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Unformatted text preview: Problem 1 Chapter 7-3 (a) The value of the flow: 10 Maximum flow: 11 (b) Min cut from s, a, b, c to t, d. Capacity of the min cut is 11. Problem 2 Chapter 7 -12 Idea: Run max-flow algorithm on G, and find a min cut of G, which separates the vertices set V into two sets S and T. Remove any k edges from S to T. if Max-flow(G) > k, the maximum s-t flow on G will be Max-flow(G) k; otherwise the new max flow will be 0. Problem 3 Chapter 7-13 We are given a graph G with node capacity, and we can build a new graph G = (V, E), which has only edge capacities as follows: For each node v in G, we separate it into two nodes v and v, then define the capacity of the new added edge e(v, v) = capacity(v). And assign all the edges in G with capacity infinity. Clearly, G and G could hold the same amount of maximum flow, where G with node capacity but G with edge capacity. Now we reduced the problem of finding the maximum flow in Graph with node capacity to the maximum flow problem with edge capacity we talked in class. We can simply run the Max-flow algorithm on the new graph G, to find an s-t max flow. How to write an algorithm for such problem? Algorithm Max-Flow-Node-Capacity Input: A graph G= (V, E), and each node v with capacity c(v) Output: The maximum flow value Step 1: Construct the new graph G following the instructions above; Step 2: Run Max-flow algorithm on G, get the max-flow F; Step 3: Output the max-flow F. End of the algorithm. We can see the problems of finding the max-flow with node capacity and finding the max-flow with edge capacity are equivalent. So, the Max-flow and Min-cut Theorem also hold for the node capacity case. Problem 4 Chapter 7-16 To solve this problem, we show it can be reduced to the max-flow problem. The technique used is very similar to the reduction from Bipartite Matching to Max-flow....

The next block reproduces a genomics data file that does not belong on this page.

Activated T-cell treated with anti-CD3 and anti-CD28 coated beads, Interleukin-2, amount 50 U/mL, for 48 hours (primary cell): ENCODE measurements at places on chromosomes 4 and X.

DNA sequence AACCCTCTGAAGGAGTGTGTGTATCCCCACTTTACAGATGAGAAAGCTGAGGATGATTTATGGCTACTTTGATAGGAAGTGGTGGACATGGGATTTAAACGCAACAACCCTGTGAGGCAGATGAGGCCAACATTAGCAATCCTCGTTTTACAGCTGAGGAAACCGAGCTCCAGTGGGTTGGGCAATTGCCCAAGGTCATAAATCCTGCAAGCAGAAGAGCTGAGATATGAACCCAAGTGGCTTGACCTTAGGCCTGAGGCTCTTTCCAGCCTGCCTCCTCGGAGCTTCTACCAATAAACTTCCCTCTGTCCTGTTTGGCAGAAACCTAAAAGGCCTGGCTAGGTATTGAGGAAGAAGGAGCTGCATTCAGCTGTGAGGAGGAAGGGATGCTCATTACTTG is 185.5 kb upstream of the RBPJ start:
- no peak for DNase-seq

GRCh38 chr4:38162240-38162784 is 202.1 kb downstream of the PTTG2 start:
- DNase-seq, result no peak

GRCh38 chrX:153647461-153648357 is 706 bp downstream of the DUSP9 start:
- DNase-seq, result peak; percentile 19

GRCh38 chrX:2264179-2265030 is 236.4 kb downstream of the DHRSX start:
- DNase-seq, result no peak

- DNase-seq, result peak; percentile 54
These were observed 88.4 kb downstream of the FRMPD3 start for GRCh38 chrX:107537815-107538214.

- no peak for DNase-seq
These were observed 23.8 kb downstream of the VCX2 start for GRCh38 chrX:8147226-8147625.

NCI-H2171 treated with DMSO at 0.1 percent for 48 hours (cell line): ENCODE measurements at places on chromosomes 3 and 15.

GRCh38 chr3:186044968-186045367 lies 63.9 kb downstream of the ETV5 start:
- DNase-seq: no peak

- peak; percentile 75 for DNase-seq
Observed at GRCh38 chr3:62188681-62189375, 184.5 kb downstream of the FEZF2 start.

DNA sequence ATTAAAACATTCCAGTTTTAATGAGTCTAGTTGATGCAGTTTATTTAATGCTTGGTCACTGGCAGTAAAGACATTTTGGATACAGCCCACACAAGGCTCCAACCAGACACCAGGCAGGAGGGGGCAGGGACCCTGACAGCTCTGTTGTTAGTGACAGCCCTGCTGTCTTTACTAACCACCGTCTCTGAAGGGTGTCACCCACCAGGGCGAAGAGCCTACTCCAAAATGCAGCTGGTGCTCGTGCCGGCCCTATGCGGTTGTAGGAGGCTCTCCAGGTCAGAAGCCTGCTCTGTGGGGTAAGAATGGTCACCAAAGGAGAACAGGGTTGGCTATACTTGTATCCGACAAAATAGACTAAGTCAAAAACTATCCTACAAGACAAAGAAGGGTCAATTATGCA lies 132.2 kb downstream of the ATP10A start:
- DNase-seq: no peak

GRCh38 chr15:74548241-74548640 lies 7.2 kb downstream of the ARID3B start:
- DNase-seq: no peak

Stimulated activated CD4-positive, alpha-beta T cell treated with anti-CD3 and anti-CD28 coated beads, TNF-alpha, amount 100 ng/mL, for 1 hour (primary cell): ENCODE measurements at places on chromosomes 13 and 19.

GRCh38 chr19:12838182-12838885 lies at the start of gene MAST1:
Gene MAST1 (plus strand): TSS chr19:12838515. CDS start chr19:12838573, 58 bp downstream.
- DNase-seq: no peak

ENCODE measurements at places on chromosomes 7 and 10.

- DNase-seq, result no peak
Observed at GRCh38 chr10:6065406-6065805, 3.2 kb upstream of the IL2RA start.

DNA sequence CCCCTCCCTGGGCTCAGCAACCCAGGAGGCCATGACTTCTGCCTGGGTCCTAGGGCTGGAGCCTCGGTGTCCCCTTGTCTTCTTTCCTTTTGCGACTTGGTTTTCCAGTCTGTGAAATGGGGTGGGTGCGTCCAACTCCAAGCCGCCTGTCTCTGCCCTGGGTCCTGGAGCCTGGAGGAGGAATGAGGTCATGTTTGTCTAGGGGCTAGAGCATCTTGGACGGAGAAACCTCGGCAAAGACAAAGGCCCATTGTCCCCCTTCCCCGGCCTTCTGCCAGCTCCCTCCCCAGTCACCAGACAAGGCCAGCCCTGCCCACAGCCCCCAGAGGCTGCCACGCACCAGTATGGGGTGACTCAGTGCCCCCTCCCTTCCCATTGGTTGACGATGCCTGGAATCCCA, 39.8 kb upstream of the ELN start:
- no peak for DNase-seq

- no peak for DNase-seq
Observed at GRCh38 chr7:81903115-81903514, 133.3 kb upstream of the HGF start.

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This note was uploaded on 05/21/2008 for the course CS CO453 taught by Professor Graham during the Winter '08 term at UCSD.
- Winter '08